Considered the first Gothic novel, The Castle of Otranto is everything wonderfully ludicrous about Gothic literature: A prophecy seems to be coming true about the end of the current rulers of Otranto when a helmet falls from the sky for no reason at all, killing the only son of the lord.  Manfred, lord of Otranto, pursues a deemed incestuous relationship with his intended daughter-in-law, forcing her to flee to the church.  He then, upon learning that it was the friar’s son who helped Isabella, his daughter-in-law, to escape, imposes his will upon the friar.  He will kill Theodore, the friar’s son, if Isabella is not returned.  In the end, Theodore was imprisoned but set free by Manfred’s daughter Matilda.  Manfred comes to a misunderstanding that Isabella fancies Theodore and plans to kill her for it, however he is mistaken in that belief.  It is his daughter, Matilda, who Theodore is meeting.  And Manfred’s plan to kill Isabella brings his ruin when he stabs his own daughter and she dies.  Oh, and all of this takes place among a castle full of terrified servants because there is a ghost in their midst.

If Castle of Otranto has a fault it is that it is almost unbearably melodramatic.  It does, however, have an almost slapstick quality to it in Manfred’s search for Isabella and the servants panic about the ghost.  And the swooning women with their almost ridiculous devotion to Manfred are aggravating.  With the exception of Matilda’s servant, I think that Isabella is the most interesting female character.  She is not necessarily lovable, however she is also willing to take action on her own to avoid an unwanted marriage to Manfred, who she sees as the truly horrible man that he is.  She does not escape herself, however, as she has help from Theodore and a divide assistance in both the giant statue of Alfonso, and in the useful appearances of the moon.  Matilda, too, was most enjoyable when she was disobeying her father and setting Theodore free.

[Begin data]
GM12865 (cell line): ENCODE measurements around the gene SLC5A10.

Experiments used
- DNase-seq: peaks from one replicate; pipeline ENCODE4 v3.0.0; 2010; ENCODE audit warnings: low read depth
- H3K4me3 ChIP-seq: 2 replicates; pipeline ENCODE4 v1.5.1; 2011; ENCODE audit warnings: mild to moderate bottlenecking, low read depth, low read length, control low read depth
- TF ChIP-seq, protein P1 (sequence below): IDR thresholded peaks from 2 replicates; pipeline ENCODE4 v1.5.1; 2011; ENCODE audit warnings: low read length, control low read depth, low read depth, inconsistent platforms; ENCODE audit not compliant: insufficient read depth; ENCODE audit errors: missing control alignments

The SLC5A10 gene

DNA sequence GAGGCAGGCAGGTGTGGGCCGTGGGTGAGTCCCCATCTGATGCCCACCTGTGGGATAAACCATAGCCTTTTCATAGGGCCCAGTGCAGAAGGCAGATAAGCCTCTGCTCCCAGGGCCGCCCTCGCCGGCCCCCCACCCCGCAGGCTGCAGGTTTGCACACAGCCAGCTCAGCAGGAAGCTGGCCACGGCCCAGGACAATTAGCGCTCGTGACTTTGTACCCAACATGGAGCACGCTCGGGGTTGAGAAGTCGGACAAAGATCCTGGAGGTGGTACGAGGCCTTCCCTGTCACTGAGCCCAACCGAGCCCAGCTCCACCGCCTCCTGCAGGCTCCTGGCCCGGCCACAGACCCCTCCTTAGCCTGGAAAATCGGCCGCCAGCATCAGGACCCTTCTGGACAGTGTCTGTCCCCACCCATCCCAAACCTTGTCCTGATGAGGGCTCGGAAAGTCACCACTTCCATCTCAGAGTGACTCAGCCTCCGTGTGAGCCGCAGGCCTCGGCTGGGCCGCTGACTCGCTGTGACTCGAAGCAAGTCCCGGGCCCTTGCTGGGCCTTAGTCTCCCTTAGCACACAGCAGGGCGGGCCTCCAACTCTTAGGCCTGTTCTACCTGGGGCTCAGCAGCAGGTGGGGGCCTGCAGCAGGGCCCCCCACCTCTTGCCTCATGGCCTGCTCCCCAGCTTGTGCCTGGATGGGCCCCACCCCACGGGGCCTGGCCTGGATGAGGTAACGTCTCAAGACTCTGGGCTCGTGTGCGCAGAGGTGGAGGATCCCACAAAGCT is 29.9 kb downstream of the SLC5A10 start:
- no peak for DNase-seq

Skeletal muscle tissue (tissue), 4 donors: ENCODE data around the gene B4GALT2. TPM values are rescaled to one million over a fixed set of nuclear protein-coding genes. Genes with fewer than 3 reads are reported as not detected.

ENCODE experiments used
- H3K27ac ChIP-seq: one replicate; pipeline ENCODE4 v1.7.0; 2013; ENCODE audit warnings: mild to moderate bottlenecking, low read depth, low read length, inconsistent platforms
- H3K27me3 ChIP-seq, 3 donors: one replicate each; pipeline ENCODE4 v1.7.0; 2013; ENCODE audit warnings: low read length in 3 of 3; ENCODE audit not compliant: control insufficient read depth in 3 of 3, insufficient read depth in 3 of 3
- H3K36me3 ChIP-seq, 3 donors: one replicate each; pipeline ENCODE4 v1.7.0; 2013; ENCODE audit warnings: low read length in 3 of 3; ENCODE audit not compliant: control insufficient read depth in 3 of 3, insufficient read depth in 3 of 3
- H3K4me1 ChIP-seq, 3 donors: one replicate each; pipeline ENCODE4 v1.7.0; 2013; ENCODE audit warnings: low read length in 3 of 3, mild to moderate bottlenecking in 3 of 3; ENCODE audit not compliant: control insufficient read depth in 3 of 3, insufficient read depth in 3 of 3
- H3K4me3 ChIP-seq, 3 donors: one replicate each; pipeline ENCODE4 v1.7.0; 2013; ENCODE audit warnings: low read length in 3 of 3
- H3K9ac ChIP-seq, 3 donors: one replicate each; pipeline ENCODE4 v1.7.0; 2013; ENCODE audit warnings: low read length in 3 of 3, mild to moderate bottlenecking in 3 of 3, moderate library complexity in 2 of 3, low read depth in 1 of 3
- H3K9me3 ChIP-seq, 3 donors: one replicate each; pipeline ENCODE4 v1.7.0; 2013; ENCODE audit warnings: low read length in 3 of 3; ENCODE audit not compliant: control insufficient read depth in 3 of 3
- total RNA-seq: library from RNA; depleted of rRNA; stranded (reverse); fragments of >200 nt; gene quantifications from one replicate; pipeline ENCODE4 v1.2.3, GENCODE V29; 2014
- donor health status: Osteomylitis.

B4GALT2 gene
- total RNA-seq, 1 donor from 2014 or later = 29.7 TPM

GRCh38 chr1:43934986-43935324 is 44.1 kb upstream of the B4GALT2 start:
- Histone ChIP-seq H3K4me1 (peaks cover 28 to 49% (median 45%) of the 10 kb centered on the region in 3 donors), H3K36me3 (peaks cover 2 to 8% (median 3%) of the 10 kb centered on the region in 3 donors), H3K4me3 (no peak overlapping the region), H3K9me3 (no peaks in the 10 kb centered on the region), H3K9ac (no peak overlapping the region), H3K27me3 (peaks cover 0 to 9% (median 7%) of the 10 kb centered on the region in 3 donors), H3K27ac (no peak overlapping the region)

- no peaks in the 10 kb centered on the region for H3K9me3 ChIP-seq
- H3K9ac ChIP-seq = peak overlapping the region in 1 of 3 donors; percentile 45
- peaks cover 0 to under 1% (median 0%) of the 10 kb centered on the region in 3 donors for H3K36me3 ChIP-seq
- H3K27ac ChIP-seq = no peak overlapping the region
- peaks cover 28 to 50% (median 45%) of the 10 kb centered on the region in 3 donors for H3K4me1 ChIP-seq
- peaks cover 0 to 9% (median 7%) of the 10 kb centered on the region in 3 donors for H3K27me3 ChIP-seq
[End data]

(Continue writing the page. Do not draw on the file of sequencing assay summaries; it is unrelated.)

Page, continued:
Another potential title for this novel could have been Manfred of Otranto and the Self-Fulfilling Prophecy.  Ghosts and giant statues aside, Otranto is really a morality tale: those who behave closest to the teachings of God will be rewarded while those who do not will come to ruin.  Melodramatic though it may be, I understand why Horace Walpole’s novel is still read today.


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